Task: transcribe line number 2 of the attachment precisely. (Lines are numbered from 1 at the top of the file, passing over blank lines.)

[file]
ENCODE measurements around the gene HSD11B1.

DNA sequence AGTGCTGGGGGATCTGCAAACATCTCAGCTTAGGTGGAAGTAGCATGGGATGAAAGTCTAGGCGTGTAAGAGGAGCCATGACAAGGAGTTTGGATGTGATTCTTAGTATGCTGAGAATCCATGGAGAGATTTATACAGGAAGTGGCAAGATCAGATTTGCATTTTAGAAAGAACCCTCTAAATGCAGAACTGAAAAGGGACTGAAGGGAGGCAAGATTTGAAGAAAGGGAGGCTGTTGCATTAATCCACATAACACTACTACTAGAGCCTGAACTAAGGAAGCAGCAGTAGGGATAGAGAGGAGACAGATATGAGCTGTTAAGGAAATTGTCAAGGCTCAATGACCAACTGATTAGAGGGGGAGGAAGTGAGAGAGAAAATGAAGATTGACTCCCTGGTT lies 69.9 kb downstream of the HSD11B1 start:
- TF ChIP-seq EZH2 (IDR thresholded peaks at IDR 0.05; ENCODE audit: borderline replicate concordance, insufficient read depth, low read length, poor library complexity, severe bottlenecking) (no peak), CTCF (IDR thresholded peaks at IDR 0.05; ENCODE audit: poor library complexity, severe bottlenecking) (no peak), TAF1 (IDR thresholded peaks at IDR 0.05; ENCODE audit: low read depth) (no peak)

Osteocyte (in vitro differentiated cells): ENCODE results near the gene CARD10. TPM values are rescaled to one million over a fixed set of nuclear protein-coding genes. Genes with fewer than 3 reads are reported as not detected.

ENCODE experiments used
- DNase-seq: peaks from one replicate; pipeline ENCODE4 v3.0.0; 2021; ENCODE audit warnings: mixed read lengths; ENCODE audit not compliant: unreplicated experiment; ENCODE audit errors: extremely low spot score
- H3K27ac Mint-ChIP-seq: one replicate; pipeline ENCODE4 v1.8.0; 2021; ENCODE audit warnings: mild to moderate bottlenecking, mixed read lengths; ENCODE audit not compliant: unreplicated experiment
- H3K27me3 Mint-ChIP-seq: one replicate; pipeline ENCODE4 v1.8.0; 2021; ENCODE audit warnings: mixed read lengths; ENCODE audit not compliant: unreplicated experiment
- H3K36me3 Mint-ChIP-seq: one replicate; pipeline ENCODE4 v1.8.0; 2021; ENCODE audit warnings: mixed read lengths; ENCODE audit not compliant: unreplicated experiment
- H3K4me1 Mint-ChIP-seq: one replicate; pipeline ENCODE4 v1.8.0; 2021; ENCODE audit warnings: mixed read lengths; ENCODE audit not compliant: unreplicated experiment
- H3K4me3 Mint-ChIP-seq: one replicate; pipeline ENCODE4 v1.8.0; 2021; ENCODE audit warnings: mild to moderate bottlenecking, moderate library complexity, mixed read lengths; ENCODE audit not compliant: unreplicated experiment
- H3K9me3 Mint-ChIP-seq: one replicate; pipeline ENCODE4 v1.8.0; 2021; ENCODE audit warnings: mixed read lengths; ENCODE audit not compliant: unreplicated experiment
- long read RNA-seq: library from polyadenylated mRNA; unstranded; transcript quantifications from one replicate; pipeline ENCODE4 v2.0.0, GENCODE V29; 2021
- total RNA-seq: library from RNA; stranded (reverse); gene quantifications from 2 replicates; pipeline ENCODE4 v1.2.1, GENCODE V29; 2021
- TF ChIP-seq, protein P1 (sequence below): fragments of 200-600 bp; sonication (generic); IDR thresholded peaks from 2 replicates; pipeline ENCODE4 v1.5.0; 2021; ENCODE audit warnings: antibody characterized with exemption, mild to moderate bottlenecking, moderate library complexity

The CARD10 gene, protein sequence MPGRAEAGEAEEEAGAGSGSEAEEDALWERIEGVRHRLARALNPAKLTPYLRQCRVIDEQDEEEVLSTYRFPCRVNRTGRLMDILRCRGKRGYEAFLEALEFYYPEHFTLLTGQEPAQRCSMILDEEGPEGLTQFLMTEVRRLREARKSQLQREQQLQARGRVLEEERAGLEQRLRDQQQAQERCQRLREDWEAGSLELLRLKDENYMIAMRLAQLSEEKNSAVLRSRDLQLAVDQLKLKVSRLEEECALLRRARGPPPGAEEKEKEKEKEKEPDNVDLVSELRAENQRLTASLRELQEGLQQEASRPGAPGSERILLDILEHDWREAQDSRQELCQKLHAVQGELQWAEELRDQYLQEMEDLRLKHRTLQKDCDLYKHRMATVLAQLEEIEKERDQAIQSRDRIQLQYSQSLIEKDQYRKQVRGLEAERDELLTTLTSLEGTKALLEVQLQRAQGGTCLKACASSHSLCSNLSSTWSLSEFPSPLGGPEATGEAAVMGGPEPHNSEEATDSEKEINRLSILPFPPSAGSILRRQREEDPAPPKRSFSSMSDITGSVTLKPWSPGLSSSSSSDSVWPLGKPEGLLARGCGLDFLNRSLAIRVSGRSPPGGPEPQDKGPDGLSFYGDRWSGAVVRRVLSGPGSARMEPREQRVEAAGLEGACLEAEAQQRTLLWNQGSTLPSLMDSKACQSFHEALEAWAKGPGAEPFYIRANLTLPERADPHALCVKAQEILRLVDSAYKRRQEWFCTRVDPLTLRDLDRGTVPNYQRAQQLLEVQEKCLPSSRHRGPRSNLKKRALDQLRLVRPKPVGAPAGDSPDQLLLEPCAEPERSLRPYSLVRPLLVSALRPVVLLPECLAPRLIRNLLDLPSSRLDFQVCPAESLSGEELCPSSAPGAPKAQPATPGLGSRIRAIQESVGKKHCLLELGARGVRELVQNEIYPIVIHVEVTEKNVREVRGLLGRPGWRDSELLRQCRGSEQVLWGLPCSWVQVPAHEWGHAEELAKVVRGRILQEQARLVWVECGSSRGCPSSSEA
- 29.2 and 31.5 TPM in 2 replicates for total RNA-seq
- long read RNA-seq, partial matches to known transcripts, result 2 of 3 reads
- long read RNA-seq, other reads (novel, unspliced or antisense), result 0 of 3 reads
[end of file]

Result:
DNA sequence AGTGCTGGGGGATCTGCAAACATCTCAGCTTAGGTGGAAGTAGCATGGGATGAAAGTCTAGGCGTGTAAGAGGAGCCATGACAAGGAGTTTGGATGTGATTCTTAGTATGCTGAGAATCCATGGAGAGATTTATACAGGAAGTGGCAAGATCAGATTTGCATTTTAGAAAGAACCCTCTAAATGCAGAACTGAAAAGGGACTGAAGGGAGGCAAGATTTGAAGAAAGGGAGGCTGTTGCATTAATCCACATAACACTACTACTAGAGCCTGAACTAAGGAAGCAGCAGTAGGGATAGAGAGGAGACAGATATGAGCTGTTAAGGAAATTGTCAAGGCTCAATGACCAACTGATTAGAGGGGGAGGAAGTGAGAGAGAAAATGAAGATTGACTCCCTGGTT lies 69.9 kb downstream of the HSD11B1 start: